Animals are unpredictable and find their way onto roads year-round. It’s incredible that when hunting deer, the smallest movement or the sound of a sneeze is enough to send them in the opposite direction. However, the presence of cars speeding by and human activity on a highway or interstate seems to be more like a magnet. It’s counter intuitive, but hey, nobody ever accused deer and other large game of being “smart”. They lack the critical reasoning skills required to avoid danger, so when driving the onus is on us to be alert.
Big game hunting seasons open as early as August, but the real height of activity for hunters and animals peaks in October, November and December. More wildlife-vehicle collisions happen during this time frame than any other time of year. This is when the animals hit transitional phases and start to move. Factors like changing food sources, fall weather patterns, rutting behavior, hunter pressure and more, lead to an increase in animal activity. With that increase in activity comes a heightened chance of wildlife wandering onto roadways and potentially causing collisions.
The outcome of wildlife-vehicle collisions can be devastating. According to the Insurance Institute for Highway Safety, there are more than 1.5 million deer-vehicle collisions each year. Those collisions result in fatalities, injuries, and more than $1 billion in vehicle damage. Those 1.5 million collisions only reflect deer related accidents and don’t take into account other large animals like elk, moose and caribou. The truth is, across the U.S., about one out of every 164 drivers will have an insurance claim for hitting a deer, elk or moose this year. Drivers in West Virginia, Montana, Pennsylvania, Iowa, Wisconsin, South Dakota, Minnesota, Wyoming, Michigan and North Dakota, have the highest likelihood of collisions. From coast to coast, drivers are at a higher risk during this three-month period.
Five Tips for Safe Driving
Nobody wants to be involved in a collision. I want y’all to be safe every time you hit the road, so here are some things to consider that can help you stay safe while traveling:
- Buckle Up: This should be a no brainer. The seat belt is hanging right next to your shoulder. Don’t be lazy! Seriously, all you have to do is pull it across your chest and click it in. It takes about 2 seconds, and it’s certainly not a tough thing to do. Seat belts save lives, period. I’m a stickler about this one. If you don’t wear a seatbelt, then you don’t get to ride in my vehicle. End of story.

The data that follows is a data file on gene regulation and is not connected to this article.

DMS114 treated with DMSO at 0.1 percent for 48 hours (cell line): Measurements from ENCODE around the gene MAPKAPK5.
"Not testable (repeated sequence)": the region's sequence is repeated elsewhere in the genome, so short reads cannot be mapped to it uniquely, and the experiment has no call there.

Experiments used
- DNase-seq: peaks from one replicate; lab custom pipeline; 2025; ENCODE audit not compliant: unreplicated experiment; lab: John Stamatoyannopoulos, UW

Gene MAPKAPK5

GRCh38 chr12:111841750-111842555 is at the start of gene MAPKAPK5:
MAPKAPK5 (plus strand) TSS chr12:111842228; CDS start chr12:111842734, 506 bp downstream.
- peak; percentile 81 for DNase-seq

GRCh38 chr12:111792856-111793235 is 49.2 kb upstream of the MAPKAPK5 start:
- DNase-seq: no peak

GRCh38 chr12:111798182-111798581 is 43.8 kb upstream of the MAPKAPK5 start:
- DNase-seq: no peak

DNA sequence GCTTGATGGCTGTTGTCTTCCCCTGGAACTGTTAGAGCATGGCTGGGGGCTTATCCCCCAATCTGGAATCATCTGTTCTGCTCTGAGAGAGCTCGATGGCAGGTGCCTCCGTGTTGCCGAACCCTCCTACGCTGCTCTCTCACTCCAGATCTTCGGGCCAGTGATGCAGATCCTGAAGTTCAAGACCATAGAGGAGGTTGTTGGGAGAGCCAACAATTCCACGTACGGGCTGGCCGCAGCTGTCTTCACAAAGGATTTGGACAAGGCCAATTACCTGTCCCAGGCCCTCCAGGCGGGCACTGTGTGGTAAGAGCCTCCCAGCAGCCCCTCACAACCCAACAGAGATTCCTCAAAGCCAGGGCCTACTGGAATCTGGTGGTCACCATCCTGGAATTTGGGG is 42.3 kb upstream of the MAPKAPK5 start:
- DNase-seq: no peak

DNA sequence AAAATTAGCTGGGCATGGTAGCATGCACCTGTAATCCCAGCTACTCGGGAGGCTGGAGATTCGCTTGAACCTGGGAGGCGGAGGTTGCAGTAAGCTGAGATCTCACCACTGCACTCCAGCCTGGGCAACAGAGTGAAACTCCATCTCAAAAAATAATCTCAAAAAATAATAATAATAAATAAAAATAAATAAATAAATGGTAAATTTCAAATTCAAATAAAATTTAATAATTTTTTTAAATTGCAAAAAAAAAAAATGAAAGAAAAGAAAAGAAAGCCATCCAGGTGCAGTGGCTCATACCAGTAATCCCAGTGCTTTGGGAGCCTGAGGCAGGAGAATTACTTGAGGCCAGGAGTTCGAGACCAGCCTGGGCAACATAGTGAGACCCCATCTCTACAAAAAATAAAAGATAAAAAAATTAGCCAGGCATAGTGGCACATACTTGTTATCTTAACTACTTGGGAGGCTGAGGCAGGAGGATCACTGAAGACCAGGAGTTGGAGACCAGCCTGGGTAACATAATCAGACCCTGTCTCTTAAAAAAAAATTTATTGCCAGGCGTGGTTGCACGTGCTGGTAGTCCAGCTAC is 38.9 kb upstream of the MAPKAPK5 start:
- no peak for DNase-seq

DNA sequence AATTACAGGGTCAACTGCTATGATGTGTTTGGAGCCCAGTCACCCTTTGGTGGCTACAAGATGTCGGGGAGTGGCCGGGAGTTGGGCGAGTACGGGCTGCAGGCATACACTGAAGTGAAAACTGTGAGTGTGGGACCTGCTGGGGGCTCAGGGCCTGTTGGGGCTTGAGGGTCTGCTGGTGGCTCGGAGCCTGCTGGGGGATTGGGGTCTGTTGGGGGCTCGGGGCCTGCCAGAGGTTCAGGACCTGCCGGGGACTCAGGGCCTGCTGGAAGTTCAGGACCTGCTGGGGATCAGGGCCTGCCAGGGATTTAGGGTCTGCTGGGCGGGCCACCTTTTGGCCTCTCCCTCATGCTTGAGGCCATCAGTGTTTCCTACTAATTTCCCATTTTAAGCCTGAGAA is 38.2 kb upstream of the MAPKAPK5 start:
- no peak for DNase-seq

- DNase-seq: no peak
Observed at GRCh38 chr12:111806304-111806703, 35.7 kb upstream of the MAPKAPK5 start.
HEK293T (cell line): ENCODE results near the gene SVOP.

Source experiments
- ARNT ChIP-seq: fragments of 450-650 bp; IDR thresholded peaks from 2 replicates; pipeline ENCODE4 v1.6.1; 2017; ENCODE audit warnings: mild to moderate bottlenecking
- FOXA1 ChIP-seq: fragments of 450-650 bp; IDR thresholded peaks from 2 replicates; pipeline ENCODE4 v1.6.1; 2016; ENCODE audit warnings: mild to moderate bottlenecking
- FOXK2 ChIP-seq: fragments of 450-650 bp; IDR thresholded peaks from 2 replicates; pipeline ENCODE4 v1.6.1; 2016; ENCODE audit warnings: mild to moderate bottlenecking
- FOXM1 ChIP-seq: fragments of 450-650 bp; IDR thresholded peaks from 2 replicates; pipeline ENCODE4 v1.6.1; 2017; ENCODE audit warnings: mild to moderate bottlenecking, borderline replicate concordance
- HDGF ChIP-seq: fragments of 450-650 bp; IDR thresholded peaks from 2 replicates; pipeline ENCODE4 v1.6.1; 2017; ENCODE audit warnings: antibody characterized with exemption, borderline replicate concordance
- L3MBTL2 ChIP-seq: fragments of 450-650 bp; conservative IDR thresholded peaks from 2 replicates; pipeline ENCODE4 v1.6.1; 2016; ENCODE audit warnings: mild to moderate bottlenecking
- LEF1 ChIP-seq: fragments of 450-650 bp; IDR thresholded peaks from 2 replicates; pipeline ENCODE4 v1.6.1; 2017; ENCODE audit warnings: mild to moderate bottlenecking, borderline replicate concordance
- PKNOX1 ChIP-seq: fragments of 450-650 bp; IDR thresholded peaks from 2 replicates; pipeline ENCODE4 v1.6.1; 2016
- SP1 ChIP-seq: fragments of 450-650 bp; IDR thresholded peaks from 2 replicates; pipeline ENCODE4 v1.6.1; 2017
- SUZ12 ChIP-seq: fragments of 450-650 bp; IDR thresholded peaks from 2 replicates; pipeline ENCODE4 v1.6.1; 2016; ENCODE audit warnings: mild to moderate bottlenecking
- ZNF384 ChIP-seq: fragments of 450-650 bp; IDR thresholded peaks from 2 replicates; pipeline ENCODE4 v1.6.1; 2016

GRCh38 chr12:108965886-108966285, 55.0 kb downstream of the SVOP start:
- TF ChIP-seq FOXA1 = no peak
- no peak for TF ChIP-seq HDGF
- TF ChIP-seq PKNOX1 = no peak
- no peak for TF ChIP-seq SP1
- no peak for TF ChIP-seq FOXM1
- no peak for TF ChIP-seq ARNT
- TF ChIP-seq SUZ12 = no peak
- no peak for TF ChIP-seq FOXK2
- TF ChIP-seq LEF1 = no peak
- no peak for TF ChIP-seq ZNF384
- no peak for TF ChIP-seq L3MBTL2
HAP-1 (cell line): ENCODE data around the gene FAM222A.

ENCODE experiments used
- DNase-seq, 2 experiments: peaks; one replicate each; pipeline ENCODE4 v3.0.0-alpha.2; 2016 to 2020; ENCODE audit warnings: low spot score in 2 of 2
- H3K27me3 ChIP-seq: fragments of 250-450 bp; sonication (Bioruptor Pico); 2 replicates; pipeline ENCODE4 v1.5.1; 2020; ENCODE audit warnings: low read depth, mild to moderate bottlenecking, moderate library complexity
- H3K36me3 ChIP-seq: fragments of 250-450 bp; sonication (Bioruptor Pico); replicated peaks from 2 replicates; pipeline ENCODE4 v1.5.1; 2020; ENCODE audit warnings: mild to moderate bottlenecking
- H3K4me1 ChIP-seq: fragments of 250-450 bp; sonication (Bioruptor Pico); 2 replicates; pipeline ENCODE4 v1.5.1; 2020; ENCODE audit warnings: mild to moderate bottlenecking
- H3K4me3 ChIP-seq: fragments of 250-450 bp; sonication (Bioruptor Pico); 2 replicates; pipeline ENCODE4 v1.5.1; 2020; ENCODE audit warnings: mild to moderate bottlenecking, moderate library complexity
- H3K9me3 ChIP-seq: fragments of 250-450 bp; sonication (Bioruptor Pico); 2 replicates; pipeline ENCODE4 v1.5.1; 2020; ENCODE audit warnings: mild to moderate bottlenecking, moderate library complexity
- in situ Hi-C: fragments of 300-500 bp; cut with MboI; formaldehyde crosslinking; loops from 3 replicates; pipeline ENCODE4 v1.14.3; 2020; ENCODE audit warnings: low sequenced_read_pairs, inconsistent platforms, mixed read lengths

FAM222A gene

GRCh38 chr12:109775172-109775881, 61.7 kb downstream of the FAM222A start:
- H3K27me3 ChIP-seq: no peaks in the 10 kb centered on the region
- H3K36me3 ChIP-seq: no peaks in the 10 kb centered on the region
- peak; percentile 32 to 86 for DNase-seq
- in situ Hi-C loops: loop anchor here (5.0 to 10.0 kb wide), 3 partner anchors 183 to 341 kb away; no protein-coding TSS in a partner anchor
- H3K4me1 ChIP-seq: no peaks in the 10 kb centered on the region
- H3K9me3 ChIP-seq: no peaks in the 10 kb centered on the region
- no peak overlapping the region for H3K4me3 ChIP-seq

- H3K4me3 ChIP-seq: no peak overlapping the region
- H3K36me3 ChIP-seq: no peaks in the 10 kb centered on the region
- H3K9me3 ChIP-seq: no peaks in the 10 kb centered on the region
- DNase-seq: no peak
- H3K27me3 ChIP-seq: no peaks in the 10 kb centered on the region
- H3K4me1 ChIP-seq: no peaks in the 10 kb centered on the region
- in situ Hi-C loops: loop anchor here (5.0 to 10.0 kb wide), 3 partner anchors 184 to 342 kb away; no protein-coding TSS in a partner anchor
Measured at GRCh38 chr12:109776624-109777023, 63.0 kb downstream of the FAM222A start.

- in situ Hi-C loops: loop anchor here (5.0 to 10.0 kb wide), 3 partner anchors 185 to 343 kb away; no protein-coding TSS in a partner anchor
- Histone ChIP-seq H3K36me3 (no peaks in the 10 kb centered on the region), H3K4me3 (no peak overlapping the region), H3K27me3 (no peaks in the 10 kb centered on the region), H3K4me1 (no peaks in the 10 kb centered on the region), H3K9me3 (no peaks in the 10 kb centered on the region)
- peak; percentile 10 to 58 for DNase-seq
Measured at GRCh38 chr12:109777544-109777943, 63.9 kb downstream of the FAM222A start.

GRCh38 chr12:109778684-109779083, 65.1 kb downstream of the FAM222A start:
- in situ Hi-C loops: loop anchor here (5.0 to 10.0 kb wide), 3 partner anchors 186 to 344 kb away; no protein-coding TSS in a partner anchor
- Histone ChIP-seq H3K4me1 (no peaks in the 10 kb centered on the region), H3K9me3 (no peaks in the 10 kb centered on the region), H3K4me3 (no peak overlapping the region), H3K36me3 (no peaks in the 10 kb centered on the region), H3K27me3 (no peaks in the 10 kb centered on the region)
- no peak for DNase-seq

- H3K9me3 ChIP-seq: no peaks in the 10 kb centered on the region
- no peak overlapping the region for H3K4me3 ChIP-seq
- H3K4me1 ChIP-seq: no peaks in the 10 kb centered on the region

- Undivided Attention: Being an attentive and alert driver at all times is crucial. Wildlife can appear in a split second either directly in the road, on the side of the road or jumping/running into your path. Distractions like phone calls and texts make you a less effective driver. Keeping your eyes on the road gives you a better chance of avoiding accidents.
Lucky for me, I really dislike talking on the phone and my sausage fingers make texting rather difficult, so phone distractions aren’t really an issue for me. My wife knows that when I put the phone in my pocket, 9 times out of 10 it somehow gets switched to airplane mode and doesn’t ring anyway. While unintentionally ignoring calls/texts from your wife probably isn’t highly advisable, in this case it works to my advantage safety wise and allows me to be a more attentive driver.
- Slow It Down: Dusk and dawn are the highest risk times of the day for wildlife vehicle collisions. If you’re traveling between 5:00 am and 9:00 am or 4:00 pm and 12:00 am, then you’re driving “right into the danger zone” and without Maverick or Goose riding shotgun, you should slow down a little so you can scan the roadsides and be prepared to react in the event an animal runs into your path.
- Beware of Multiples: Where there is one animal, there is a good chance that there are more. It’s like the clown that keeps pulling that endless scarf out of his sleeve, the second you think he’s done, out pours more. So, if you spot a deer or other big game animal as you drive, be prepared for the fact that others are, most likely, nearby.
- Reaction: If an animal happens to be in the roadway or jumps into your path, the way you react is crucial. Hit the brakes, give it your best attempt to slow down before impact. Swerving should be avoided. In the heat of the moment that can be difficult, the natural impulse of almost anyone is to duck or move out of the way when they see something coming straight at them. However, in a vehicle traveling at a decent rate of speed, swerving can lead to a catastrophic wreck. In most instances, it’s better to take a hit straight on, then to swerve and lose complete control.
I live in a rural setting, 20 miles from the nearest town where I travel both dirt roads and pavement to get where I’m going. On both the dirt and pavement, shoulders along the roads are virtually nonexistent and the ditches to each side are steep drop offs. Swerving on these roads would be a recipe for disaster, one that would no doubt lead to flipping and rolling a vehicle, quite possibly putting you in even more danger than you would have been by taking a direct hit from an animal. It’s important to think about how you would react in a possible wildlife-vehicle encounter. If heaven forbid it did happen, at least you would be somewhat mentally prepared to react.
Awesome Ranch Hand Accessories for Protection